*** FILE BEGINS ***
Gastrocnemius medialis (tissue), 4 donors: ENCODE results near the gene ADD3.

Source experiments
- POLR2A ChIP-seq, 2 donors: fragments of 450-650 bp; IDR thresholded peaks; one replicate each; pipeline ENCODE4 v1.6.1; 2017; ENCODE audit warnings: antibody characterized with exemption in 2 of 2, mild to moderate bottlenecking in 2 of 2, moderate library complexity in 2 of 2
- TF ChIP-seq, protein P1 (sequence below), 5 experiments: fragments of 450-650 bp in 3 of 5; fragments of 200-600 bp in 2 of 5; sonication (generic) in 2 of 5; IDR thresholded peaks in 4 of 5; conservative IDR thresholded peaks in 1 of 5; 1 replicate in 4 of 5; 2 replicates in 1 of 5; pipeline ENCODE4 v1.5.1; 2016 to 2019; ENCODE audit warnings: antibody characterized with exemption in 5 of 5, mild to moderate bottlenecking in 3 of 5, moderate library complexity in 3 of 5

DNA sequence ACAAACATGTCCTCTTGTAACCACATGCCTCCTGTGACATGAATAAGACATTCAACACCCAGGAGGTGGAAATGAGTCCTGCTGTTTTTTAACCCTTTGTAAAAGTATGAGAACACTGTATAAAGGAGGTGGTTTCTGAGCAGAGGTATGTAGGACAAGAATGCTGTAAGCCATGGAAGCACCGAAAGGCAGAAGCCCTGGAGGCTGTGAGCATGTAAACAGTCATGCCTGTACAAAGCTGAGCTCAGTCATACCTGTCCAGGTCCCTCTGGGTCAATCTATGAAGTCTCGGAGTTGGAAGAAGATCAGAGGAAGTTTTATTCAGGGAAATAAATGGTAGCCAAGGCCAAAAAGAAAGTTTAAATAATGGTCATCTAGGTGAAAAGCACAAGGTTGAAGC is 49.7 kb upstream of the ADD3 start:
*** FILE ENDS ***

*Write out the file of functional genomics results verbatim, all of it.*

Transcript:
Gastrocnemius medialis (tissue), 4 donors: ENCODE results near the gene ADD3.

Source experiments
- POLR2A ChIP-seq, 2 donors: fragments of 450-650 bp; IDR thresholded peaks; one replicate each; pipeline ENCODE4 v1.6.1; 2017; ENCODE audit warnings: antibody characterized with exemption in 2 of 2, mild to moderate bottlenecking in 2 of 2, moderate library complexity in 2 of 2
- TF ChIP-seq, protein P1 (sequence below), 5 experiments: fragments of 450-650 bp in 3 of 5; fragments of 200-600 bp in 2 of 5; sonication (generic) in 2 of 5; IDR thresholded peaks in 4 of 5; conservative IDR thresholded peaks in 1 of 5; 1 replicate in 4 of 5; 2 replicates in 1 of 5; pipeline ENCODE4 v1.5.1; 2016 to 2019; ENCODE audit warnings: antibody characterized with exemption in 5 of 5, mild to moderate bottlenecking in 3 of 5, moderate library complexity in 3 of 5

DNA sequence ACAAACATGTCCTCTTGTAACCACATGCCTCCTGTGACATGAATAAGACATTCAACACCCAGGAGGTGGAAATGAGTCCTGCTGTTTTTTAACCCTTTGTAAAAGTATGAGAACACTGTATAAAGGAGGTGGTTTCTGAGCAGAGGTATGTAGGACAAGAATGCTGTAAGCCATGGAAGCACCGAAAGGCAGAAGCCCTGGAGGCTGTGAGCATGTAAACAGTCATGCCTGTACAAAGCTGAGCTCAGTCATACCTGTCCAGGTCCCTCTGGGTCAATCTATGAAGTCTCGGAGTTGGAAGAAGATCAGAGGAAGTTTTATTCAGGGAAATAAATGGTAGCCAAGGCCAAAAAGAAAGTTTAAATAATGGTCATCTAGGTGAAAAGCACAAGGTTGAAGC is 49.7 kb upstream of the ADD3 start: